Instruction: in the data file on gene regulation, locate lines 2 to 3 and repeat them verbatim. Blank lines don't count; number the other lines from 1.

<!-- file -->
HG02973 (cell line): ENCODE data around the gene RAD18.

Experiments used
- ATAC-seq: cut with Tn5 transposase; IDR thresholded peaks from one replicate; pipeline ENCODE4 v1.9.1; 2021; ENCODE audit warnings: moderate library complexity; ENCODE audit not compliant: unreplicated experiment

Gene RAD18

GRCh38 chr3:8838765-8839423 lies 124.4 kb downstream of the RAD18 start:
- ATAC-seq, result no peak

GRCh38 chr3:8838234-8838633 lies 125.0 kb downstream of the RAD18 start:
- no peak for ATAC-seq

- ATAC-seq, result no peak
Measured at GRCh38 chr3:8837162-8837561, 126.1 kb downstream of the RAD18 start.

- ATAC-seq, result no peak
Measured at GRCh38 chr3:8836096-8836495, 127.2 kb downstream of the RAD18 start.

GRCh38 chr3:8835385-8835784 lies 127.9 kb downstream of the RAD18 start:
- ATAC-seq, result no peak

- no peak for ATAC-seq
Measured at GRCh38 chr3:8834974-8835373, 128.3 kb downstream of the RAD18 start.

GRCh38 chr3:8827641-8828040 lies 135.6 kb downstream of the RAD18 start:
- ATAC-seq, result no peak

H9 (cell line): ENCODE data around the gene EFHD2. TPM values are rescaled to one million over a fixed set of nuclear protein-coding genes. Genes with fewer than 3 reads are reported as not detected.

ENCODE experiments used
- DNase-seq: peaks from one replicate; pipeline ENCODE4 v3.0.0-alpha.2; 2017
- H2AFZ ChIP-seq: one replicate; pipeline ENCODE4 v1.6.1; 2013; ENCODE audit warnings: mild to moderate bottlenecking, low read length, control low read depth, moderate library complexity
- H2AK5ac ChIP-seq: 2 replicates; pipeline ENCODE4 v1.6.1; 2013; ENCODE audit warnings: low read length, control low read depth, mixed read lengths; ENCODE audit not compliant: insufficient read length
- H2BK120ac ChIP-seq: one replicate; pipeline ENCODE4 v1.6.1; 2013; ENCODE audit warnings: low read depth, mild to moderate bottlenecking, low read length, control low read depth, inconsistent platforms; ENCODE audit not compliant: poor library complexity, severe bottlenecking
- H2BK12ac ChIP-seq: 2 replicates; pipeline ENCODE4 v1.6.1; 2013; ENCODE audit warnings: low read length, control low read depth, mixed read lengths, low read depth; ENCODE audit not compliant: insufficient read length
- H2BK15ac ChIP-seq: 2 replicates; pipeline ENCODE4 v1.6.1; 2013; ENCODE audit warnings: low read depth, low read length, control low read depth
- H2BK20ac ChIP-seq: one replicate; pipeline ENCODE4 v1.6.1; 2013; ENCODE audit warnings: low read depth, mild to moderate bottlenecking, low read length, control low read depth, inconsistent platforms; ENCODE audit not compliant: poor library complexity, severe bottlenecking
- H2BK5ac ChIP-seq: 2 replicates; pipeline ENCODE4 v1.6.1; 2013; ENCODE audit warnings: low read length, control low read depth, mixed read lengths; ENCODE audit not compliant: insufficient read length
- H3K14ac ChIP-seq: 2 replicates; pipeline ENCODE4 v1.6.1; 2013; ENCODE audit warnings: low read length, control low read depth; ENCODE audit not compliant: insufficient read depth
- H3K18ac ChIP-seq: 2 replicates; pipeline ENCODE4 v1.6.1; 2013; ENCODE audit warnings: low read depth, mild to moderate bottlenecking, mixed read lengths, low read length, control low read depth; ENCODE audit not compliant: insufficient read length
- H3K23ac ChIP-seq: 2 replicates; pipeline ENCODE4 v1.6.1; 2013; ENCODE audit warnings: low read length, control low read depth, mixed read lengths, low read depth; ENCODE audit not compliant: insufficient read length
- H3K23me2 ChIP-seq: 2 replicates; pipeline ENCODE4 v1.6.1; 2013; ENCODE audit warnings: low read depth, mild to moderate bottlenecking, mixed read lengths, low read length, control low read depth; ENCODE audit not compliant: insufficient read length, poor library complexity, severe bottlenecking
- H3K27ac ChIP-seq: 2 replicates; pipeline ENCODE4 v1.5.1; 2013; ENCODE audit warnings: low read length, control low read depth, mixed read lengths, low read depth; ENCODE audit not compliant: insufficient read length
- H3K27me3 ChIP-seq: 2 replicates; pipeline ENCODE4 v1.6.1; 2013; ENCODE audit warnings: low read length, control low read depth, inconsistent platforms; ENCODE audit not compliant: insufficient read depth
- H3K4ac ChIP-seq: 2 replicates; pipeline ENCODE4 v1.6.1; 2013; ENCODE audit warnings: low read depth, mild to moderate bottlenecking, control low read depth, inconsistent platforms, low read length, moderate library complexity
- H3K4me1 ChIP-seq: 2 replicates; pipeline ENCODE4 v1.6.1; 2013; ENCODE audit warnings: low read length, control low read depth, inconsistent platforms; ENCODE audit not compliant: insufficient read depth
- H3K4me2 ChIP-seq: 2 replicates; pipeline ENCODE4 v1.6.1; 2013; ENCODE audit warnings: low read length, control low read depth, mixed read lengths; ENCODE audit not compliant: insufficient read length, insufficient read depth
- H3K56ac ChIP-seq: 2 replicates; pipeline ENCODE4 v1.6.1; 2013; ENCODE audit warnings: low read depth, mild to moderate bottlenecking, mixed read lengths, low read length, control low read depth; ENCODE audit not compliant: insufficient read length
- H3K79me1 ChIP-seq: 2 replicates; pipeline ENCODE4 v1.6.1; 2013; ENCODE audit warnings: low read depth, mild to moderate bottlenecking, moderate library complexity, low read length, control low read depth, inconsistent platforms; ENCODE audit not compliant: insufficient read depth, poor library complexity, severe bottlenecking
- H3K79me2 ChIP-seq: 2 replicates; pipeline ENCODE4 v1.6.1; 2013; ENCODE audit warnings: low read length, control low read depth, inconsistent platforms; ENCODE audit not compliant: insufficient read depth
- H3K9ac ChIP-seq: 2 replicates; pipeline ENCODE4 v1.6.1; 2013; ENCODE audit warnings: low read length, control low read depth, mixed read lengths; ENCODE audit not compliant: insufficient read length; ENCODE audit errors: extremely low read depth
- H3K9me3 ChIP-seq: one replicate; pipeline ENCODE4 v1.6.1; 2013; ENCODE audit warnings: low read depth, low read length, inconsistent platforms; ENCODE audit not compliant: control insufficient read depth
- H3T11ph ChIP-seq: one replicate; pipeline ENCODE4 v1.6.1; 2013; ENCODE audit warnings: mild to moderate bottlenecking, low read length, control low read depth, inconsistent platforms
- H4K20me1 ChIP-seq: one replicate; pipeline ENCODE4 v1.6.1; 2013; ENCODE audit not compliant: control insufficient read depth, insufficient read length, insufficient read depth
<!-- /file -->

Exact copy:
Experiments used
- ATAC-seq: cut with Tn5 transposase; IDR thresholded peaks from one replicate; pipeline ENCODE4 v1.9.1; 2021; ENCODE audit warnings: moderate library complexity; ENCODE audit not compliant: unreplicated experiment